“When you come to a fork in the road, take it.”
The quote above describes the dilemma that investors find themselves in. They are at a fork in the road, and the noise machine all around them is advising that take it. The amusing issue, alluded to but never answered by Yogi, is which way to go.
The credit crisis blew up a mere 3 years ago; the recency effect has investors fearing a replay of that crisis, only centered on European instead of US banks. Bloomberg observes more than $75B in fund withdrawals have been pulled from U.S. equity funds since the end of April (Fund Withdrawals Top Lehman as $75B Pulled). That is more than the five month withdrawal after the collapse of Lehman Brothers. US stocks have lost $2.1 trillion in market cap May 2011.
Wall Street is lagging the trading. Street Strategists started the year looking for solid gains, including year end consensus targets of 1365 on the S&P 500 — about 8 12% higher from Friday’s close. They have been tripping over themselves to lower their SPX predictions, but as the WSJ observes, they are still looking relatively bullish (Wall Street’s Optimism Fades).
Hence, our Stew of Negativity is fairly well understood: Start with fears of another 2008 bank crisis; add a new cyclical recession as your two base ingredients of investor’s worries. Season that with the ongoing de-leveraging and the long slow recovery process that typically follows credit crises; add the accompanying housing overhang, merely half way through its rush towards 10 million foreclosures. Salt & Pepper to taste.
Are there any positives? Sentiment is negative, markets are oversold. As mentioned last week, I wished sentiment and oversold readings were more extreme to pull the trigger to get long. Missing the 5.3% pop [UPDATE: To clarify, I mean for a trade; I still have a 50% long exposure via value/dividend equities] last week was not enough to pull me further (or get me excited) about the long side, but it may have worked off some of the oversold conditions.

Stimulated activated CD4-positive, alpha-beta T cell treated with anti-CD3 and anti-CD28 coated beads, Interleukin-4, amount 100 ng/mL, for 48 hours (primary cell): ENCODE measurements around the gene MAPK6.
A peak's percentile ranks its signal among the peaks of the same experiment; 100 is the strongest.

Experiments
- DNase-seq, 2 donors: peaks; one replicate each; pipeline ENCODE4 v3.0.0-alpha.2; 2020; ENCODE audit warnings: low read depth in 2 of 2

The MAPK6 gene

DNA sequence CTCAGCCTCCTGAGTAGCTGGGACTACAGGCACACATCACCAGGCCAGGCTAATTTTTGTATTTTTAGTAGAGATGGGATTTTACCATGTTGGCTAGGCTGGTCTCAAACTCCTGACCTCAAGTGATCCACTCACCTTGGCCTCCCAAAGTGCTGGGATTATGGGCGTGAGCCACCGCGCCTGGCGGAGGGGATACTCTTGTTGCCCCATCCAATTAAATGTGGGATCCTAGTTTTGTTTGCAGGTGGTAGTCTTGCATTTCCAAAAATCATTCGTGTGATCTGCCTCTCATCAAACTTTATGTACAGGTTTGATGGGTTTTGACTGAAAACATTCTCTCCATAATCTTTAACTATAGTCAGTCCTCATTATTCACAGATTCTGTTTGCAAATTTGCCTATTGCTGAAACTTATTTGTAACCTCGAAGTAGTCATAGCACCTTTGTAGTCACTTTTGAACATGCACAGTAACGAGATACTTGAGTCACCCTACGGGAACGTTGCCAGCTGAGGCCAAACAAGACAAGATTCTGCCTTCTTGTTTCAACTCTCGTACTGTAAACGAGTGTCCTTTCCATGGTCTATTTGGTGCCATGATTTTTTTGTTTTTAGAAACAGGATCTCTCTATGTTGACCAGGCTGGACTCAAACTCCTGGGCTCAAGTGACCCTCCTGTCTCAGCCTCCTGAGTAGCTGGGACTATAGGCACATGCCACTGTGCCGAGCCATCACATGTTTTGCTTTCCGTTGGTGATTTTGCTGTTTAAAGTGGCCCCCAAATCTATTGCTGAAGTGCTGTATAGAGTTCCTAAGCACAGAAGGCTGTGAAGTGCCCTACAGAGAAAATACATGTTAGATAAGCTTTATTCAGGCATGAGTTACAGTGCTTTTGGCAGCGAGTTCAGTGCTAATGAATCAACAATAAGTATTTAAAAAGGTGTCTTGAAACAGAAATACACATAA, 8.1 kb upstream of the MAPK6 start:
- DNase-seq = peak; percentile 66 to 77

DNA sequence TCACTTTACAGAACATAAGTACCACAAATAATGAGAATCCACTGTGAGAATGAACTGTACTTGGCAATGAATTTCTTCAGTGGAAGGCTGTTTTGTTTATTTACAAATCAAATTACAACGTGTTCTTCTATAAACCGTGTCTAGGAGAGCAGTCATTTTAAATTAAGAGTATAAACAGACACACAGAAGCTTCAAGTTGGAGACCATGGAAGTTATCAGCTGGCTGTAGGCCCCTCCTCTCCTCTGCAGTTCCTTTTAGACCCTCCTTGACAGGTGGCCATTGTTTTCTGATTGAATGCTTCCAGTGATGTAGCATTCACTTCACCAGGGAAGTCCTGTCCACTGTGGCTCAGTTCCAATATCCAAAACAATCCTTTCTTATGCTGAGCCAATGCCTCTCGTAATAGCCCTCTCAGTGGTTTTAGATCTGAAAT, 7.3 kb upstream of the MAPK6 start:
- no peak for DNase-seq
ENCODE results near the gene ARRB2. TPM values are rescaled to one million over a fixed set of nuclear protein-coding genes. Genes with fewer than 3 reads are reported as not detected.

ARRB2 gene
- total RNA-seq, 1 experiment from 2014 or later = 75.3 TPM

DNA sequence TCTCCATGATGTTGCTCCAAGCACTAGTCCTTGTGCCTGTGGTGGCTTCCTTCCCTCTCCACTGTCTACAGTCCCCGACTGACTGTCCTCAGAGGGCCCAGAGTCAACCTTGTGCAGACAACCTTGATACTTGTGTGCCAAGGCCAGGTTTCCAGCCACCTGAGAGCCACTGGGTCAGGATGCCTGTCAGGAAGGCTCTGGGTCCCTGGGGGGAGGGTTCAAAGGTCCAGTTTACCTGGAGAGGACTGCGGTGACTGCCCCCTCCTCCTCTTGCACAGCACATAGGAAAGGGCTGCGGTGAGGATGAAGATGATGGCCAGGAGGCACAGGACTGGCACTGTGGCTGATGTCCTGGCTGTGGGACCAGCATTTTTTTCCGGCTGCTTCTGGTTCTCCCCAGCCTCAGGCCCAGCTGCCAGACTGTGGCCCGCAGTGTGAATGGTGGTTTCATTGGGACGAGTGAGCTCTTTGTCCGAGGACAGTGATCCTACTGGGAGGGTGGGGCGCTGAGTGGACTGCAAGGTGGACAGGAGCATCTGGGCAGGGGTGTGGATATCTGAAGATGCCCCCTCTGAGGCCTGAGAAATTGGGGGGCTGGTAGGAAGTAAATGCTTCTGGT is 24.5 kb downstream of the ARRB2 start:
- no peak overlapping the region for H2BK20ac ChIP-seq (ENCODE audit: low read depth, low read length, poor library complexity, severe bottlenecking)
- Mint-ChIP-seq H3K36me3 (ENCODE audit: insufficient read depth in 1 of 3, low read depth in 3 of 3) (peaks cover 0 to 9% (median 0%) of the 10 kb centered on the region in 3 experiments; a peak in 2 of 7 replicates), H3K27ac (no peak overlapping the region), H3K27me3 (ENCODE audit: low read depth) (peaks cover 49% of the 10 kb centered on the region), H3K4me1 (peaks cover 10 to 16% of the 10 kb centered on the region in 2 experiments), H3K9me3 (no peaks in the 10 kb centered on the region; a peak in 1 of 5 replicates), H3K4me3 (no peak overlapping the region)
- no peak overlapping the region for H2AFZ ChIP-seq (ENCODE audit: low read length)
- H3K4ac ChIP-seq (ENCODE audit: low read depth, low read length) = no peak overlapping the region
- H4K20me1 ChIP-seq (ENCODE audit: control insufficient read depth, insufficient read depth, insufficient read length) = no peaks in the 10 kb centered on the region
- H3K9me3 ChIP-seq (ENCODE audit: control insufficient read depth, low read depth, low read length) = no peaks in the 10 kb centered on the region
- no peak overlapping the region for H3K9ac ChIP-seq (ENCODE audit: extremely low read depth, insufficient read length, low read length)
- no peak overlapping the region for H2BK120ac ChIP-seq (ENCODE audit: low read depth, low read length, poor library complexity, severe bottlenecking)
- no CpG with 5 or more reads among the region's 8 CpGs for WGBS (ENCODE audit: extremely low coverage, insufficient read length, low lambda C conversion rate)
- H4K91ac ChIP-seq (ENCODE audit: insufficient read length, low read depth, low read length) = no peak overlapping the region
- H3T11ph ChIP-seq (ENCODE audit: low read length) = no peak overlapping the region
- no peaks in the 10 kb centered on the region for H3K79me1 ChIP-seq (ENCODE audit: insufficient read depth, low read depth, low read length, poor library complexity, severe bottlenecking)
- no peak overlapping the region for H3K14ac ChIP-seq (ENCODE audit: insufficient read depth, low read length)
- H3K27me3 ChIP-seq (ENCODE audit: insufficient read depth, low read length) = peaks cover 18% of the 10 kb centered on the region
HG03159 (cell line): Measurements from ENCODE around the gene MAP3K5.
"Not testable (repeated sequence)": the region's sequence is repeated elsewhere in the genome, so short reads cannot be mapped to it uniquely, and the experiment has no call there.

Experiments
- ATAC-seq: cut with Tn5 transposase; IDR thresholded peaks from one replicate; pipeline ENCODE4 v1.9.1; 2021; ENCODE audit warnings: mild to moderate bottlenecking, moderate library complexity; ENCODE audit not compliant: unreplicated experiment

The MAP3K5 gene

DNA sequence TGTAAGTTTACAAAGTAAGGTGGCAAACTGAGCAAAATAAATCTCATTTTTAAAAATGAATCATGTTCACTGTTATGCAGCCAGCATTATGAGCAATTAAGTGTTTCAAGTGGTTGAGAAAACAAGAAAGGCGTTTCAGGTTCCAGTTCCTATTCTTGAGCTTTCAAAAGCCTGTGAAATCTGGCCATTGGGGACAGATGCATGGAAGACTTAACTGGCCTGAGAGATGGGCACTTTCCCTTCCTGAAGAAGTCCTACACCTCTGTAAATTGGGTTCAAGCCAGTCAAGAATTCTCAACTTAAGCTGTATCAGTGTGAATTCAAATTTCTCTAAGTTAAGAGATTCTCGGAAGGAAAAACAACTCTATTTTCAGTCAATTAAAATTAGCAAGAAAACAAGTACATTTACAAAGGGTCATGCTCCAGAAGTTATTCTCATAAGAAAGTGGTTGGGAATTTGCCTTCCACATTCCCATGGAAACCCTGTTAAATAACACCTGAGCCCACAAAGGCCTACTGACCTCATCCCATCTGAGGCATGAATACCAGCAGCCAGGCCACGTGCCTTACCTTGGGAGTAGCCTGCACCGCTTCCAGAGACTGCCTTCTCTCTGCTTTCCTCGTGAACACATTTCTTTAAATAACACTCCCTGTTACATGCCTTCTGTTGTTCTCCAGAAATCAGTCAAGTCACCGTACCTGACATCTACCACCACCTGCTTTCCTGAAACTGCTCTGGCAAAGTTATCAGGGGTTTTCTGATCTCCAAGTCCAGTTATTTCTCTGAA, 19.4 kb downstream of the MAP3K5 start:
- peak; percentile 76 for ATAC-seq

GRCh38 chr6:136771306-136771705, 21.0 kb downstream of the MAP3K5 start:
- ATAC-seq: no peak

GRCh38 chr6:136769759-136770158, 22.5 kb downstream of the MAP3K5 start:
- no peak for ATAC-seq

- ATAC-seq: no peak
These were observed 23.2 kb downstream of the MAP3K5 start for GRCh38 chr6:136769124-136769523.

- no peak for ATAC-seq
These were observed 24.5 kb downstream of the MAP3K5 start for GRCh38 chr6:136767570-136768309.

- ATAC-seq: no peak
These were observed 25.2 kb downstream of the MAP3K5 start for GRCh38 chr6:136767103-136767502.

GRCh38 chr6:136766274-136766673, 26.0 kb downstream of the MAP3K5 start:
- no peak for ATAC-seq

In the hunt for the contrary indicators, I noticed a few modestly interesting items, most from Mike Santoli’s Barron’s column this week, History Lessons. Amongst the notable data points Mike notes:
• “Nasdaq had its best weekly gain since July 2009.”
• Deutsche Bank Strategist Binky Chadha said that outflows from stock mutual funds were “comparable to those around March 2009”
• Short interest relative to market capitalization has “exceeded any level going back to exceeded any level going back to 2009.”
• Monthly Merrill Lynch fund manager survey revealed “the lowest risk appetite since early 2009.”
• Ratio of corporate-insider stock sales to purchases has been at or below 10 for six straight weeks, for the first time since January to March of 2009.
• Citi global equity strategist Robert Buckland notes global cuts in corporate earnings forecasts “have had their weakest five weeks since 2009.”
Those are the positives, though they are hardly compelling. I am unsure of the history of using outflows over so short a period, and I recall outflows were strong for 2 years. The fund manager survey is broad, and is questionable as a timing tool. Insider stock sales t0 purchases ratio tend to accelerate during a downturn; they can broadly inform but have a greater value when they reach extremes. Cuts in corporate earning forecasts similarly don’t make me bullish; nor should the weakest 5 weeks of cuts (really?) give anyone comfort.
The only data point in the list that warrants close attention is the Short interest relative to market capitalization. High short interest can equal a squeeze play. It acts as buying power on any move Think of how QE2 liquidity moved equities higher August 2010, eventually leading to an equity pile in.
Investors are now at a fork in the road; Yogi would suggest they take it . . .
This post originally appeared at The Big Picture and is reproduced with permission.